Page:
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lethal dose Overdose fears narcotics sold on dark web used to lace letters and parcels sent to prisoners

Users whose drugs tolerance levels have dropped after months with no supplies are prone to accidently taking a lethal dose.

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HIGH-potency narcotics sold on the Dark Web disguised as nasal sprays are being used to lace letters and parcels sent to prisoners.

And there are fears the scarcity of drugs behind bars because of Covid-19 restrictions could see a spate of overdoses if a batch gets through.

Users whose drugs tolerance levels have dropped after months with no supplies are prone to accidently taking a lethal dose.

Portable scanners installed in Irish prison last year can detect trace levels of drugs and have been used to discover hundreds of drug-laced items among prisoners’ postage.

The substances include fentanyl, the opioid which has triggered an epidemic of overdose deaths in the United States.

Another drug of choice is W18, like fentanyl, which is a synthetically-made opioid drug that copies the effects of heroin, according to Sunday World sources.

The Irish Prison Service introduced the scanners last summer as Covid-19 saw a total ban on face-to-face visits forcing inmates to find new ways to have drugs smuggled inside.

Sniffer dogs are effective in finding ‘traditional’ drugs such as heroin, cocaine and cannabis, but are unable to detect the new generation of opioids.

“The total number of illicit drugs identified from our drug detection machines for 2020 was 395,” said an IPS spokesman this week.

“An increase in drugs found in post, parcels, and prisoner clothing has also increased as a result of visits being suspended.”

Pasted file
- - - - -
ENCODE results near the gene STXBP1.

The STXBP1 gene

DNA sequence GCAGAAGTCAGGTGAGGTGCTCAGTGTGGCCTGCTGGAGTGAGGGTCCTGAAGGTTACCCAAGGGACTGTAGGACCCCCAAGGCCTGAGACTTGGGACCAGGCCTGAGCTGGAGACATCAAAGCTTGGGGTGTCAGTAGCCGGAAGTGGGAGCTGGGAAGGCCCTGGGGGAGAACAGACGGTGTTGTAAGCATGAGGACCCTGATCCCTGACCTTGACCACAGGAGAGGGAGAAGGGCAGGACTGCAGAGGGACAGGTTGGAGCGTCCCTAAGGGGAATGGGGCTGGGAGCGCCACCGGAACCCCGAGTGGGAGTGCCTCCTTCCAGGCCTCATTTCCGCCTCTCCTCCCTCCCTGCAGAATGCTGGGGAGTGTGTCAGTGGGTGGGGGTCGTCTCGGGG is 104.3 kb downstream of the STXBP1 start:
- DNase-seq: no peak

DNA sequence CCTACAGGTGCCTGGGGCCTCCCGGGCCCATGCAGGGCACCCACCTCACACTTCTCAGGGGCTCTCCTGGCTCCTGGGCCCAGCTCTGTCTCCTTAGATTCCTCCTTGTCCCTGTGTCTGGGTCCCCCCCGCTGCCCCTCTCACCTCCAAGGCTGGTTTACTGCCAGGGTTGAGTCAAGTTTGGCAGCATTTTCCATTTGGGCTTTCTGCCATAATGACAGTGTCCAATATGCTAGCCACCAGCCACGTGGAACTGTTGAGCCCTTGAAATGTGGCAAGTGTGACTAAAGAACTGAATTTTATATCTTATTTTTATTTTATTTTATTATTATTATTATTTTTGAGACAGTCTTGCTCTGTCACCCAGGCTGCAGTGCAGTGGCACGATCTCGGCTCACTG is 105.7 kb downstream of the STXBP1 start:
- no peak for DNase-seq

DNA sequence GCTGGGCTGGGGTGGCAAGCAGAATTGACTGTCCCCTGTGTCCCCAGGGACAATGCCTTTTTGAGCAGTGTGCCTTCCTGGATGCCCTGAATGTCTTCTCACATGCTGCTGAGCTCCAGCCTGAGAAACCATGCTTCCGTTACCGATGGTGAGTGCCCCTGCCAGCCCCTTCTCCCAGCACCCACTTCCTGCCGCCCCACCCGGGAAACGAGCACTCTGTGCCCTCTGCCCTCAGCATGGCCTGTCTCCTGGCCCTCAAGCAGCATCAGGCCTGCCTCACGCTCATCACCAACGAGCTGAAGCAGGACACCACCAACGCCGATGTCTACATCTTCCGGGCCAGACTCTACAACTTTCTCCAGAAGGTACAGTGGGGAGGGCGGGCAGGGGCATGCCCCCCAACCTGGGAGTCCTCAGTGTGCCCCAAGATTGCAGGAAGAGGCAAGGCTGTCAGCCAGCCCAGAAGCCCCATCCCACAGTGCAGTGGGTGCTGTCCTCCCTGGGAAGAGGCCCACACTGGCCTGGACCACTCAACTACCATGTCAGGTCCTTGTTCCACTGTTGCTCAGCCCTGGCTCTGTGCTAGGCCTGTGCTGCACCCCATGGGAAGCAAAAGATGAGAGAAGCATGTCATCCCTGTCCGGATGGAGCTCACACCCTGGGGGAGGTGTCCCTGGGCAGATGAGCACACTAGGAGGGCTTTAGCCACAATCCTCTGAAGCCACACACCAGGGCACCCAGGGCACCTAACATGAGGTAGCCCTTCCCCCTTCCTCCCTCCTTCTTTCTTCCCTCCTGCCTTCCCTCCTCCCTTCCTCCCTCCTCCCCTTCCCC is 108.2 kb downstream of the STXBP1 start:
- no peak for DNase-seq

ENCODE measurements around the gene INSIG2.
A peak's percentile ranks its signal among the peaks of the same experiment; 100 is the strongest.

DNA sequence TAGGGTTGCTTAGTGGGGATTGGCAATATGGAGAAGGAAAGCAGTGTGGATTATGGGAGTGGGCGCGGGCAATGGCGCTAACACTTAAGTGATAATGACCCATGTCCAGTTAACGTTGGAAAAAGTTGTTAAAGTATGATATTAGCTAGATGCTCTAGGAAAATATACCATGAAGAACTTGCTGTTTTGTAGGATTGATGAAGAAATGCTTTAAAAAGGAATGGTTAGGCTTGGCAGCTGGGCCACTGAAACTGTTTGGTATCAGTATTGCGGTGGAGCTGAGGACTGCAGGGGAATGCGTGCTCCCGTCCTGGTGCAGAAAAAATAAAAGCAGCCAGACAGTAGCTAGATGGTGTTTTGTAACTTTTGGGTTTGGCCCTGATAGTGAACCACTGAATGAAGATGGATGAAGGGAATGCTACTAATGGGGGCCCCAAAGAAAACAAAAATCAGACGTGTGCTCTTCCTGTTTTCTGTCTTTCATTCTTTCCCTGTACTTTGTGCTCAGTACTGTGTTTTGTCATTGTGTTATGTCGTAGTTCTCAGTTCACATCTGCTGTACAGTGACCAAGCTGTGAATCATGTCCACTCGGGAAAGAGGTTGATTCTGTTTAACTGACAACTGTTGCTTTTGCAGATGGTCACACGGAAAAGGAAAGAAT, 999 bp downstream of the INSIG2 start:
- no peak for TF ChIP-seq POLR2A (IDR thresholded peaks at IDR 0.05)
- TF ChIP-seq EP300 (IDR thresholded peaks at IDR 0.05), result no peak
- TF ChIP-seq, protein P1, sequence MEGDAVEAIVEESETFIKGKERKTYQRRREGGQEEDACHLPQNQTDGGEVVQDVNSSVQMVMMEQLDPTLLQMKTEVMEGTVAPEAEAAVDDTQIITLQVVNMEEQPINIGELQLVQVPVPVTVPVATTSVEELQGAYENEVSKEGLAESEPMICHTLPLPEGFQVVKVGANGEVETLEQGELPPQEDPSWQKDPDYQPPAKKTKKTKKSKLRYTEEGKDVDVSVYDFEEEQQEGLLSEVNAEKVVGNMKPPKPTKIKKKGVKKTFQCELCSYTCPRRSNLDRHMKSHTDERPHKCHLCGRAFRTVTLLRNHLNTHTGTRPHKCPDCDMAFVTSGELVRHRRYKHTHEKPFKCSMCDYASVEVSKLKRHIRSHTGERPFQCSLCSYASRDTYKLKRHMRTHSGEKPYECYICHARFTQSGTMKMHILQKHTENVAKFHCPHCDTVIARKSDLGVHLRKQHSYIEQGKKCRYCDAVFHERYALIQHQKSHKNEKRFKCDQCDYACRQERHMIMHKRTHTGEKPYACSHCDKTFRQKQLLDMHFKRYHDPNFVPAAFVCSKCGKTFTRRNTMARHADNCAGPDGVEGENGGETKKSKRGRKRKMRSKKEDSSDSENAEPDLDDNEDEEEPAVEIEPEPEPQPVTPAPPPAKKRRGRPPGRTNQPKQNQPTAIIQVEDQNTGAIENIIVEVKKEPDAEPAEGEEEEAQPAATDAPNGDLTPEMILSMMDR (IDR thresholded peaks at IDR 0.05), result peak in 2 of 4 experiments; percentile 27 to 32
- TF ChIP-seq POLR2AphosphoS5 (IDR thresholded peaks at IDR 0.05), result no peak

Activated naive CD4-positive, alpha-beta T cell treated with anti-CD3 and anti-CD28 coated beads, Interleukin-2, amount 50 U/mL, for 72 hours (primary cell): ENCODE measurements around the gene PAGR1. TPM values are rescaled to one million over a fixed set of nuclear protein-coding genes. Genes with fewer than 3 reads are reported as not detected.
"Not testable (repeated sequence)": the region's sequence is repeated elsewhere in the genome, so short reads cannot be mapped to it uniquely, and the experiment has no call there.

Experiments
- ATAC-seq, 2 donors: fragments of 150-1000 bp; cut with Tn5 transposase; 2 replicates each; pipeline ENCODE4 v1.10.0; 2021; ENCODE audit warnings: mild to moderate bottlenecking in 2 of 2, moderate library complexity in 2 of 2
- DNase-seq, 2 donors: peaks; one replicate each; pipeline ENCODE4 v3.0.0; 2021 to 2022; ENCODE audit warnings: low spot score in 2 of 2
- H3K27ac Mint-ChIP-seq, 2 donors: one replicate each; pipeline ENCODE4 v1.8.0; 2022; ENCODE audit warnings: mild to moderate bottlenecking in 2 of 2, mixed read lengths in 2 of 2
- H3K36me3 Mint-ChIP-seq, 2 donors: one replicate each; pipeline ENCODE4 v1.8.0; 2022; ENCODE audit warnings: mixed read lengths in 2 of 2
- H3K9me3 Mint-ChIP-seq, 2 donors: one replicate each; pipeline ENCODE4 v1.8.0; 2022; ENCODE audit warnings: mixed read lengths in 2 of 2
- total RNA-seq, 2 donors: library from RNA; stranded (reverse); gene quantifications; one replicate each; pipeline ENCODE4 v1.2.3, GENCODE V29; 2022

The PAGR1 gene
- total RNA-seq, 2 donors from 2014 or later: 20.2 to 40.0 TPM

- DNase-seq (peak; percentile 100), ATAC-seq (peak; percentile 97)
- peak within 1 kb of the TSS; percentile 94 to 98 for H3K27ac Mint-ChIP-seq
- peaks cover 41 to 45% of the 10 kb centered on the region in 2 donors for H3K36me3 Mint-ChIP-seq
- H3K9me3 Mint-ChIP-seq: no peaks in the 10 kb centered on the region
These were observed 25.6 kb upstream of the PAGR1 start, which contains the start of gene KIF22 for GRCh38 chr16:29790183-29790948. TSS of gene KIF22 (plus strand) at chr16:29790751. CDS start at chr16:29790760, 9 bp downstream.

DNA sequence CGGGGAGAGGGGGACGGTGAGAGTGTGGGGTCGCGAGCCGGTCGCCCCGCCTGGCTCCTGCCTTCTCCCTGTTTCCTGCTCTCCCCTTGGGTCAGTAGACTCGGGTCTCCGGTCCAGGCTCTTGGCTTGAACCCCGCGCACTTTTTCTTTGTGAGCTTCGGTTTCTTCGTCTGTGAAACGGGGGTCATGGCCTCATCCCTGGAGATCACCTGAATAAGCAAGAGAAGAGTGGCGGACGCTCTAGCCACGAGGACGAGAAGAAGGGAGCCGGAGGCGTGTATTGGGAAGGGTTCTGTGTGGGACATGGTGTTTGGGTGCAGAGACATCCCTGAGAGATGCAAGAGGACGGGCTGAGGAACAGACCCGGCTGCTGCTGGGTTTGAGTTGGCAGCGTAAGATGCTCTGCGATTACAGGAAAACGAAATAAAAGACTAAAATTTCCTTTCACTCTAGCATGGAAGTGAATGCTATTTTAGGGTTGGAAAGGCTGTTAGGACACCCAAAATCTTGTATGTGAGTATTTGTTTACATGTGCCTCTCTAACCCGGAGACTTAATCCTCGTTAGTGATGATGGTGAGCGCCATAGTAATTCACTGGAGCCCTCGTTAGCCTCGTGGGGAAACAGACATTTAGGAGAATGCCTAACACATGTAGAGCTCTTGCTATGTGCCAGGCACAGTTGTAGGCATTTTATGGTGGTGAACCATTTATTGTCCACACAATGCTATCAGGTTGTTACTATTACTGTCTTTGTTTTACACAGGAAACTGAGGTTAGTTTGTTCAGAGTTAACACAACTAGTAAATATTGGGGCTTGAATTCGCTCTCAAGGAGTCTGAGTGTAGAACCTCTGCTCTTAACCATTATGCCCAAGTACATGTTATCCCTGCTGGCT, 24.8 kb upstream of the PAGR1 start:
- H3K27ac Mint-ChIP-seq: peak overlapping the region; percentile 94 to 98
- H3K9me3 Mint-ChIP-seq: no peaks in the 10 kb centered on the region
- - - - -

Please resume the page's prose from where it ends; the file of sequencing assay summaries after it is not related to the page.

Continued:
“Advancements in our drug detection technology has proved particularly effective in identifying drugs that are sprayed onto letters, newspapers, and other prisoner property,” he added.

Prison authorities are aware the pandemic lockdown and restrictions both inside and outside has seen a big drop in supplies which actually increases the risk of overdose.

“As tolerance levels had decreased significantly during lockdown, any resumption to pre-lockdown levels of use carried a major risk of overdose or indeed fatality,” said the spokesman.

The IPS has run a campaign in the prisons through adverts broadcast via cell TVs, as well as a leaflet drops, posters and direct contact with staff and counsellors warning of the danger.

Prison staff are already trained to deal with suspected overdoses and to make sure prisoners get emergency medical treatment.

“We continue to research and explore new methodologies and technologies and constantly review our processes in this regard,” added the spokesman.

The drug scanners will continue to be used when normal visiting starts again and can be used to detect if there are trace levels of drugs on a visitor’s clothes.

In cases where someone is detected as having a positive result they will only be allowed to go ahead with a screened visit instead of face-to-face.



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